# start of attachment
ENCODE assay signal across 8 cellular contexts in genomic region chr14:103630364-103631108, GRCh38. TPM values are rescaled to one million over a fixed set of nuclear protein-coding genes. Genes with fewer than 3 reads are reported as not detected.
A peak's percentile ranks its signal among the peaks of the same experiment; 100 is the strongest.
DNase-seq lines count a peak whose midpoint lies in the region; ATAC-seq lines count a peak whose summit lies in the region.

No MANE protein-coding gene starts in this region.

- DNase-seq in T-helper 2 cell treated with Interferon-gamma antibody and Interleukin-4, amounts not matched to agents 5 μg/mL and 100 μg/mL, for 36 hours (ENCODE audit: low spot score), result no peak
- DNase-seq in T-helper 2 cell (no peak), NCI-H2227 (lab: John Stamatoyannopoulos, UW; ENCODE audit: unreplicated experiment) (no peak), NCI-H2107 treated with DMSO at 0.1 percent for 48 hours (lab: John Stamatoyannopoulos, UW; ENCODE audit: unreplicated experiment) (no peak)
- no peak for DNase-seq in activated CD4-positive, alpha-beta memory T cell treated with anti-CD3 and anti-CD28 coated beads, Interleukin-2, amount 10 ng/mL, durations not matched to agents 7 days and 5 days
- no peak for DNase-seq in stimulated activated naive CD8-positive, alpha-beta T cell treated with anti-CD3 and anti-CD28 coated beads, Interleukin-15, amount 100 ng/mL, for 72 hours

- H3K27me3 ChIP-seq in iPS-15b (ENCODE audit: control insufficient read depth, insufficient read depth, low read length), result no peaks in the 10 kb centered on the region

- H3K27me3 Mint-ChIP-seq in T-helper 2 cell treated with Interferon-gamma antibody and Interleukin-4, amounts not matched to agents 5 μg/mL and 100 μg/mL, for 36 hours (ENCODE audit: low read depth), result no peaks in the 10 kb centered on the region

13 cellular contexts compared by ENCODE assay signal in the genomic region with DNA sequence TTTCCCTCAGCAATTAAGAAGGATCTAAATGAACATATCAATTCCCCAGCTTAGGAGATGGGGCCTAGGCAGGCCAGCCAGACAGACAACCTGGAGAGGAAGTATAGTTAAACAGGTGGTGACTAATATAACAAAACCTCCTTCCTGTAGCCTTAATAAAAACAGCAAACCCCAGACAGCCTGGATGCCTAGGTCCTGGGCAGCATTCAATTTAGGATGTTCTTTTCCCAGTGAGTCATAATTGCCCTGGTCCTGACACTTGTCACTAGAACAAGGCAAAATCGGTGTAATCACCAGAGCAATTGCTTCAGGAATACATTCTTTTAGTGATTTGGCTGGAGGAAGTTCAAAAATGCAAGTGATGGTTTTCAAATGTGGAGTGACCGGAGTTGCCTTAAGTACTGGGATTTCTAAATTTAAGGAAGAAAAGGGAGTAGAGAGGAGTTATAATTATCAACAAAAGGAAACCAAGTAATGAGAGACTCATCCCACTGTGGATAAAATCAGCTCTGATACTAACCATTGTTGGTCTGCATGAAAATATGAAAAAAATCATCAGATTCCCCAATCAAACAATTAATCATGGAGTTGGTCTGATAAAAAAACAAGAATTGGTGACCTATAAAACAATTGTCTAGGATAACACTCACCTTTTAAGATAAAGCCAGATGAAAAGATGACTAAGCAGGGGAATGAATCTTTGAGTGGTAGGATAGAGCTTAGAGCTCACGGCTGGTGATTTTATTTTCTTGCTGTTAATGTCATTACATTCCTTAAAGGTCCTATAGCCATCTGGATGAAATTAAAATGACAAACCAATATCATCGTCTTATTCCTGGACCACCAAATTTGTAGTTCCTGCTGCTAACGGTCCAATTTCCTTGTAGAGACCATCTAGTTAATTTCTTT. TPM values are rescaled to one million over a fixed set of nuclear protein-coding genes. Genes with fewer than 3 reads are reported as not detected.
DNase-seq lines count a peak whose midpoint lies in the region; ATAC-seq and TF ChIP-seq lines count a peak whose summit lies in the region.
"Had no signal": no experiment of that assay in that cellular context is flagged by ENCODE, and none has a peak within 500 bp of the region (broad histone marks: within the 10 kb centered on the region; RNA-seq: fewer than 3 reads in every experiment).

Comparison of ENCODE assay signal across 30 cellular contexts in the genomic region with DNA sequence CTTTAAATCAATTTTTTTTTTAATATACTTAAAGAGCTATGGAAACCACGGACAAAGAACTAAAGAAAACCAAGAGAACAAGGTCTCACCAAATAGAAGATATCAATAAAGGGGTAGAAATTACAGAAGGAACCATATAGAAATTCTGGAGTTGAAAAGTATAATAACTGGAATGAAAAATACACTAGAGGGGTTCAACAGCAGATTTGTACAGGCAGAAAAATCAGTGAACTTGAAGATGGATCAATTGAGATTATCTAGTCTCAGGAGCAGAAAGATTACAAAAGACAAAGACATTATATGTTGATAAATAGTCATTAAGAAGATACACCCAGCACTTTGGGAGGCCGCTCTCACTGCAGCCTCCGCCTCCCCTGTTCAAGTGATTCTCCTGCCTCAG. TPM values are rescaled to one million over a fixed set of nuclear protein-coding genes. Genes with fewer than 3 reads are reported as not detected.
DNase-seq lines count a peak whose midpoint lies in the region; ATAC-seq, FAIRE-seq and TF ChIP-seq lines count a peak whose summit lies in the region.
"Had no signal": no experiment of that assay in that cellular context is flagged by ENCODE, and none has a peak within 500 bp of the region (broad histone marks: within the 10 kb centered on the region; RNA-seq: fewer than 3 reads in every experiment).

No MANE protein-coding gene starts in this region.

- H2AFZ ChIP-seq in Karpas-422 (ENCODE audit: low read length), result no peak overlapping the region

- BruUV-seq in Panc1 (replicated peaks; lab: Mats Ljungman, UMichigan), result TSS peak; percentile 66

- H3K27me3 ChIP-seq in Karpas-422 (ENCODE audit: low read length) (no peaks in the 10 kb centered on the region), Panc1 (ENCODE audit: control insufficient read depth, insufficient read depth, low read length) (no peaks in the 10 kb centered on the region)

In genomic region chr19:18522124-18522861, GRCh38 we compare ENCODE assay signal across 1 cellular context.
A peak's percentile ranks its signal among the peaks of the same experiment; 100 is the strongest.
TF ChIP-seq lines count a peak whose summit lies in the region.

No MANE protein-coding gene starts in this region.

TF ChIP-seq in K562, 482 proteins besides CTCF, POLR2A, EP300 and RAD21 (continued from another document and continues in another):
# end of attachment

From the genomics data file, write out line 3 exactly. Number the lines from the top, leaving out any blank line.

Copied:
DNase-seq lines count a peak whose midpoint lies in the region; ATAC-seq lines count a peak whose summit lies in the region.